Political Pluralism, Democracy and Development:Nexus and Policy Implications
The causal links and/or relationships between the trio of political pluralism, democracy and development have been and continue to be controversial in many respects especially if and when a comparative analysis and interpretation of data/evidence between democracies and autocracies is undertaken.
This is because on the one hand, there is the stance that autocracies, as compared to democracies, are better able to marshal the requisite resources to enhance, promote and sustain economic development, and on the other, that a certain level of economic development is a sine qua non for democracy to hold, flourish and be sustained – and that attainment of such a level is by no means an easy feat!. It is within such a context that this piece finds itself and not necessarily to posit a stance but give my take! In so doing, it may well be helpful and worth my while to attempt to briefly define political pluralism, democracy and development which should in principle shed some light on the broader parameters of and for the piece against which it can be measured.
That advanced, and in very brief and simplistic terms, pluralism is both a political theory and philosophical premise. As relates to the former, classical pluralism espouses that politics and decision making are mostly housed in the framework of government but that many non-governmental groups expend their resources to exert influence such that they benefit from the distribution of power and influence with the ultimate to maximising their interest and utility! Within such a configuration, potential lines of conflict are, invariably, drawn, multiple and keep shifting as power is a dynamic and continuous bargaining process between competing groups and interests.
Within such an environment, there clearly would obtain inequalities but they tend to be distributed and evened out by the effects of the various forms of available resources in the polity. It is duly recognised and immediately advanced that the existence of competitors is the fundamental basis for a democratic equilibrium which constitutes an important plank for individuals and groups to obtain their goals. Pluralists place a lot of emphasis on civil rights such as freedom of expression and organisation and a multi-party electoral system with at least two parties, to point to only these two.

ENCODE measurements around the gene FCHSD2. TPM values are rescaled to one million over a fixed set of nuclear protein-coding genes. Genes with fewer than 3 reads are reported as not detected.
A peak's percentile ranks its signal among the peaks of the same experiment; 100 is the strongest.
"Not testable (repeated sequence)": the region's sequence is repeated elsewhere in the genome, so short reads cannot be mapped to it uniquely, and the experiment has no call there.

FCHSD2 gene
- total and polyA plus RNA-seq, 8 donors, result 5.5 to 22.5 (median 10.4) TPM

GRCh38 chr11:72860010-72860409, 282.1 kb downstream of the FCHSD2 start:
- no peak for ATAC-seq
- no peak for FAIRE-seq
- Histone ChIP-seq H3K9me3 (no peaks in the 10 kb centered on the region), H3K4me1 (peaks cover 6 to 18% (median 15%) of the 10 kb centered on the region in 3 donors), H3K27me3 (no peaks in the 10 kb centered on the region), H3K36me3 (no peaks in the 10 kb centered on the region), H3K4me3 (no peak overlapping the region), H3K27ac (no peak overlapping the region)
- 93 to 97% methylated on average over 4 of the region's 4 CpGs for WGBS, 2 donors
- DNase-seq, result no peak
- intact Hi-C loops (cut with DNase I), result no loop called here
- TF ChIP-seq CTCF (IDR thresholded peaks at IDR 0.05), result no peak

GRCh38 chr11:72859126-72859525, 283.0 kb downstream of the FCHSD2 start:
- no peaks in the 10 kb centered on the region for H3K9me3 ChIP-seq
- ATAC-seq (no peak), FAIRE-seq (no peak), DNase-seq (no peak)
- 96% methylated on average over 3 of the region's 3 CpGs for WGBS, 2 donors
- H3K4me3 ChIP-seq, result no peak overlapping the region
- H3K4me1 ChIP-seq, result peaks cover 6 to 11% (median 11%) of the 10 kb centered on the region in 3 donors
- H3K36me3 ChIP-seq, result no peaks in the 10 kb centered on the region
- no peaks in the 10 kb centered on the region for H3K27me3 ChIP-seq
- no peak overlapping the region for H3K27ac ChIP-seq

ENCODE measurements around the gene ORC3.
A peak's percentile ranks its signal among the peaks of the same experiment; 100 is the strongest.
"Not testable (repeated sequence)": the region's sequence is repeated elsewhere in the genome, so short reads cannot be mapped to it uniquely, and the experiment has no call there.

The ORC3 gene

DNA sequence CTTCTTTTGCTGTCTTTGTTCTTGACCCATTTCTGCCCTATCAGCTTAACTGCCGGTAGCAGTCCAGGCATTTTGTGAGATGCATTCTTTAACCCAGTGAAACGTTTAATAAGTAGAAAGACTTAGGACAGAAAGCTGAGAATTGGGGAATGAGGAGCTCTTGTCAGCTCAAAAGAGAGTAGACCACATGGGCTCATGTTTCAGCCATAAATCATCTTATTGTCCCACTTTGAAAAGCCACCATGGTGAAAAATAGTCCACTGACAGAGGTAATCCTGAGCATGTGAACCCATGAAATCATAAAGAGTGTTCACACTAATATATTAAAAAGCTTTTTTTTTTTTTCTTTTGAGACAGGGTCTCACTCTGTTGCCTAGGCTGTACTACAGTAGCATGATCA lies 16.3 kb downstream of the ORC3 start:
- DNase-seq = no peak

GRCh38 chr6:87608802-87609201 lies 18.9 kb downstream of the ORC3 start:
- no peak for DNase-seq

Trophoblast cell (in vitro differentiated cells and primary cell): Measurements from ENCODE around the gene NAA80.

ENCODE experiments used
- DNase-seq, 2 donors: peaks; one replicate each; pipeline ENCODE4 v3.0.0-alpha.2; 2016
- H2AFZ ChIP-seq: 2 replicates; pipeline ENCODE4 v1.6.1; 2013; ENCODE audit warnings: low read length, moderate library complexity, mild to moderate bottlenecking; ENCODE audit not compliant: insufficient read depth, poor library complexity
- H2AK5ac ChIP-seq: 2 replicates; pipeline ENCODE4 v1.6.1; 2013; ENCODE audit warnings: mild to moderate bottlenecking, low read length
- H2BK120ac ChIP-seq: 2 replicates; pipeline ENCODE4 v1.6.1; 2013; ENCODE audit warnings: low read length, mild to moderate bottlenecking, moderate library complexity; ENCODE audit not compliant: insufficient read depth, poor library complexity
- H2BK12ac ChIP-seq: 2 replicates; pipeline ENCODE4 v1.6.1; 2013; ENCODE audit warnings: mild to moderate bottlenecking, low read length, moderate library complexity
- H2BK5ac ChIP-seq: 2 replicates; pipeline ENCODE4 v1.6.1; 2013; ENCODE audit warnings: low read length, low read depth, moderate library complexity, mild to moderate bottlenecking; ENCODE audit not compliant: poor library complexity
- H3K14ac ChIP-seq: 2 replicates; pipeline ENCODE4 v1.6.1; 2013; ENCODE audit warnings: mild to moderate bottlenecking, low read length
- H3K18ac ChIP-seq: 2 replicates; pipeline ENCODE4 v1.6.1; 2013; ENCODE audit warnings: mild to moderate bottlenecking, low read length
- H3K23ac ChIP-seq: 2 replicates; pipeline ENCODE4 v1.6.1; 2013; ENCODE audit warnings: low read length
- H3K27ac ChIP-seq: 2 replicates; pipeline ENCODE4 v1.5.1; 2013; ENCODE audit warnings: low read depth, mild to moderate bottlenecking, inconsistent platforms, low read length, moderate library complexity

Importantly, pluralists also emphasise the differences between potential and actual power where the latter connotes the ability to compel an individual to do something and is the view of power as causation – essentially meaning that A’s (my) capacity for acting in such a manner as to control B’s (your) response is not necessarily a realistic relationship. Potential power refers to the possibility of converting resources into actual power, especially money which is one of such resources.
Importantly, there are three major tenets of the pluralist school which are (1) resources and hence potential power are widely scattered throughout the polity (2) at least some resources are available to nearly everyone and (3) that at any point in time the quantum of potential power outstretches or exceeds the amount of actual power. There are two other variants of power i.e. Elite power and Neo-pluralism which will be the subjects of discussion sooner rather than later as they go over and beyond the intent and scope of this piece. As a political philosophy, pluralism upholds the belief that many of our deepest moral values i.e. liberty, equality, the minimization of pain or cruelty, dignity, etc. are incommensurate and balancing them as best as possible should therefore govern our political philosophy.
Democracy or rule by the people is simply that system of geo-politico-administrative management of power relationships and the effective management of societal affairs through accepted and acceptable political, economic and administrative mechanisms, processes, procedures and systems purposively designed to enhance meeting the needs of the constituents where both the governors and governed have equal rights and corresponding responsibilities. Development, which is understood by most of us, at the floor level of definition, means the qualitative and quantitative increment in the quality of life of a community from one point to another as may be either planned or unplanned.